The articles, each with its own focus, share details that combine them into a well-structured whole.
Gotlieb brings her experience at the Gardiner Museum and Sheridan College to describe the context of the time of the Pownings’ coming to Canada: key influencing artists of the time, the Powning lifestyle choices, and an overview of Powning’s media and process explorations.
Larocque focuses more on the New Brunswick elements of Powning’s activist choices and career, including his family and studio set up, and his political and artistic networking to develop the visibility and quality of New Brunswick crafts.
Grande delves more into technical and aesthetic development, revealing Powning’s media choices and directions with particularly interesting analyses of specific works and Powning’s own reflections on the success and surprises of his explorations.
Bentley presents a more scholarly tone exploring the nature of myth and the links to Powning’s long-term interest in the subject.
But there is more. The book is blessed with an abundance of high-quality illustrations, all in full colour, of Powning’s works. The one hundred and fourteen plates, arranged chronologically from 1971 to 2019, give a sense of his shifts and explorations in media, scope and purpose. All are listed with title, date and media, a blessing for any researcher. At the very back is a more traditional catalogue-type listing of one hundred thirty-two coloured thumbnails of works. The scope of the collection, is impressive for one artist.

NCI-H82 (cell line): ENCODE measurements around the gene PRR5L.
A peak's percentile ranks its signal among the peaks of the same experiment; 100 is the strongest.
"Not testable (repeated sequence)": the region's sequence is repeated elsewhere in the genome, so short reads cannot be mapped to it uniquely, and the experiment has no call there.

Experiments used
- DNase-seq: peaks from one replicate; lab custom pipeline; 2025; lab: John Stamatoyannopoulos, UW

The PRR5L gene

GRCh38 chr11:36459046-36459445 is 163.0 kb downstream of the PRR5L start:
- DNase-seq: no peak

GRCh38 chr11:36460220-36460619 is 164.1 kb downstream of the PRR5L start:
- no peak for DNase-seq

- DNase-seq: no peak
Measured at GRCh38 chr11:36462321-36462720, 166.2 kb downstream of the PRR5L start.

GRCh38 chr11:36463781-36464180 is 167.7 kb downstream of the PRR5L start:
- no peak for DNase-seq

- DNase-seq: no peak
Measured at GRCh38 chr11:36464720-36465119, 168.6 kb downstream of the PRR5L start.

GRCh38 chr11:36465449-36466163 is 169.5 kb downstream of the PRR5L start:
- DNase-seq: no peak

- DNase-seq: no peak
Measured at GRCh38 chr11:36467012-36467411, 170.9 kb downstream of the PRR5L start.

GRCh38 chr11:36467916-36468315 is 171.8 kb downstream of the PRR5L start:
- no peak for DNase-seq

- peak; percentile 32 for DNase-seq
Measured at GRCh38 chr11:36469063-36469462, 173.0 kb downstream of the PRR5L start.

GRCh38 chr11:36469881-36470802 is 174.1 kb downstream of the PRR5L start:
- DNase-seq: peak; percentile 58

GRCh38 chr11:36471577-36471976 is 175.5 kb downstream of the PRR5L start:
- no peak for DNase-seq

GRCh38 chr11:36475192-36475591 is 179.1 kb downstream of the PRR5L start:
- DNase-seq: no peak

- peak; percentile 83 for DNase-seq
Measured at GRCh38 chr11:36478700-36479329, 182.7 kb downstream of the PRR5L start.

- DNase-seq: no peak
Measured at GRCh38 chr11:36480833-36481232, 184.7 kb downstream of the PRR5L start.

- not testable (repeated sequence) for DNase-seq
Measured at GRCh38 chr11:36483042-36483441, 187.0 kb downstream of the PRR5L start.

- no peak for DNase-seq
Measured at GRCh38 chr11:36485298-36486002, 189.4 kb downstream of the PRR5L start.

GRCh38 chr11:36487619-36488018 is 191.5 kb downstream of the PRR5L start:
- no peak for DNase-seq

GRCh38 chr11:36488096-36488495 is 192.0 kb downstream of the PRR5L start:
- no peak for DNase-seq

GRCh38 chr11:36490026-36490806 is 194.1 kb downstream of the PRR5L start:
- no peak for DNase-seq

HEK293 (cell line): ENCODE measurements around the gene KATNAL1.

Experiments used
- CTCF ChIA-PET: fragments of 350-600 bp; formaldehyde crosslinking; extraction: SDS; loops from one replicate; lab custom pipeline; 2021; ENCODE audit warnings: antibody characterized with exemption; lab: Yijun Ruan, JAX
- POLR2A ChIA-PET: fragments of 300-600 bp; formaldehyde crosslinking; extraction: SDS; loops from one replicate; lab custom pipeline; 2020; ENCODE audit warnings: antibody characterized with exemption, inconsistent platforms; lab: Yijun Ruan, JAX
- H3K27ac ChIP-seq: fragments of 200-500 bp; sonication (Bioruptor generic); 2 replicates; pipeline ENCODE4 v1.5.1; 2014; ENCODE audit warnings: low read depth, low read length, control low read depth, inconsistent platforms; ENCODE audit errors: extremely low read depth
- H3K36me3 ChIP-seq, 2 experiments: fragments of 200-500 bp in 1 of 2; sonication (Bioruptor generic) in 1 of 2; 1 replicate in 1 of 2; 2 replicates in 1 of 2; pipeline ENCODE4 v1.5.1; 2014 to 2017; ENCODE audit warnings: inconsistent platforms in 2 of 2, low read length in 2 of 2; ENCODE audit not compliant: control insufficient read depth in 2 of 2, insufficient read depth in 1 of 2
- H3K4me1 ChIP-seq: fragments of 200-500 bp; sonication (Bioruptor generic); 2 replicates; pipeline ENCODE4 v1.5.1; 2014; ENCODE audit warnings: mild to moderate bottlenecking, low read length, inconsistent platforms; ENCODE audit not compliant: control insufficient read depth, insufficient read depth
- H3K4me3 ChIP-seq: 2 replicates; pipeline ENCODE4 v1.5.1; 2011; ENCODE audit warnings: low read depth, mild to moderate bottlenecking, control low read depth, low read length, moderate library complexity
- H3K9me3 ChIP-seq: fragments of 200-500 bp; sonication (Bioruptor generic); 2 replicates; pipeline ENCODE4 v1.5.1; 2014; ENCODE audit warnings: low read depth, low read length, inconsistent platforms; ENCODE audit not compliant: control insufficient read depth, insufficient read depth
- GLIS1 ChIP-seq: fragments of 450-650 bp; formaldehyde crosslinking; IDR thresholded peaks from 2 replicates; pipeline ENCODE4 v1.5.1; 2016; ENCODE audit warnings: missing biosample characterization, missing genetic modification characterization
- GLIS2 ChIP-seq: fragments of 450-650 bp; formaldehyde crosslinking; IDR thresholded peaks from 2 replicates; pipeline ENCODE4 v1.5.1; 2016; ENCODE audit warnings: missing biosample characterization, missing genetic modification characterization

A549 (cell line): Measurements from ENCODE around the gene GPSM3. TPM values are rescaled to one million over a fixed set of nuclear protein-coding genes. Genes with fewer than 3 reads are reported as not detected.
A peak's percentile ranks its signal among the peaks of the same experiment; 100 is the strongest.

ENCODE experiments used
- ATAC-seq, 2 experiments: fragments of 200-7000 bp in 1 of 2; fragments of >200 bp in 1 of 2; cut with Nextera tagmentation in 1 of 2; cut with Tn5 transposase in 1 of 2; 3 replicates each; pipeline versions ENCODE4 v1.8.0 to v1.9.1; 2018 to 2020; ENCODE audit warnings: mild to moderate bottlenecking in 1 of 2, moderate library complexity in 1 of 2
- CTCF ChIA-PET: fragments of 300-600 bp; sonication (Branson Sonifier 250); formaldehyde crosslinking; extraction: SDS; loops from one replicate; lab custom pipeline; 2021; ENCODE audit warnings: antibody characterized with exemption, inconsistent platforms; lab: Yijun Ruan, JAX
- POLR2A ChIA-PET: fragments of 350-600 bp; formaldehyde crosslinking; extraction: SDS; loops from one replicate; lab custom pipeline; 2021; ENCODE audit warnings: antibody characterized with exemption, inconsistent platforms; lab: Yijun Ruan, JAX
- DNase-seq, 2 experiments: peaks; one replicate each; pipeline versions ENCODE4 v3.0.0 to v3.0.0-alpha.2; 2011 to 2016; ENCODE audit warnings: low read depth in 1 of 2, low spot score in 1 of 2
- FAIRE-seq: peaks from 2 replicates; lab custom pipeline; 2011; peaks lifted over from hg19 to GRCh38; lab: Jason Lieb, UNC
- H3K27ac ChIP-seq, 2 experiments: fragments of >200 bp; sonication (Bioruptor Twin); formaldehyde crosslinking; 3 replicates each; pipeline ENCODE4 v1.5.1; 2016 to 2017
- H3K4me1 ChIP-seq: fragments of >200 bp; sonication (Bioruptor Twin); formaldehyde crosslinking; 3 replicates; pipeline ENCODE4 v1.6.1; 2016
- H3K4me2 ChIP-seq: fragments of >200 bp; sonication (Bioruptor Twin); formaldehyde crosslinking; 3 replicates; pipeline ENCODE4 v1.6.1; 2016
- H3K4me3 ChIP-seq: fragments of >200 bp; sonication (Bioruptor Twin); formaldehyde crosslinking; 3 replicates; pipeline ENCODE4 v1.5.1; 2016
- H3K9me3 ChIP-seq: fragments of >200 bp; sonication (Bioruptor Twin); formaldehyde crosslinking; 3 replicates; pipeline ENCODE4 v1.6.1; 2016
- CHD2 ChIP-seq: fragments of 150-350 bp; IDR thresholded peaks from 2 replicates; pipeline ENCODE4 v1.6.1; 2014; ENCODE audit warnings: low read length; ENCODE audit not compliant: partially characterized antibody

The book would be a meaningful addition to a library, be it of a collector, museum, art dealer, or school. It is also an excellent example of “what could be”, a possible norm for displaying and documenting ceramics and ceramists in Canada. One can dream.
Good things are afoot when pottery collectors and connoisseurs come online to share their information and collections. Less than a year ago Cliff Schwartz and his page on the Schwenks. Cliff has an interest in BC ceramics. particularly the Okanagan. You can see the Schwenk page at www.schwenkpottery.ca . But the surprise is there is more: more artist information on such contemporaries as Axel Ebring, Walter Dexter, Zeljko Kujundzic, Des and Peggy Loan, Frank Poll, and Frances Hatfield.
And still more. Cliff has another site studiopotterycanada.ca . that he started in 2018. He modestly describes the site:
This purpose of this site is to tell and preserve some of the stories of Canadian potters and thus serve as a source of information to collectors, researchers and enthusiasts.
Studio Pottery Canada primarily focuses on pottery thrown before 1980 and is intended to supplement (not compete with) other on-line sources of information about the potters of Canada.
Cliff’s images and information are marvellous. Enjoy his sites
I have added a page on Ontario potter, entrepreneur and animateur Donn Zver.
A key figure in developing and sustaining pottery in Ontario, Donn Zver has created a workplace and body of work that has earned him the wide respect not only of fellow potters but also the admiration and friendship of customers .
Valerie Metcalfe at 1000 Miles Apart conference, University of Manitoba. October, 2015.
Valerie Metcalfe.. 2017. Skyscape/Landscape plate. Porcelain, solder, glass. 40.6 cm w.
I have added a page on Winnipeg ceramist Valerie Metcalfe to Studio Ceramics Canada. Valerie has been a key ceramic artist in Winnipeg for over forty years. Her work varies from the elegantly functional to the eye-stopping artistic. The sample of works presented will give only a hint of her production but what a hint!
Enjoy the story of Valerie Metcalfe. Let her know how much you enjoy her work.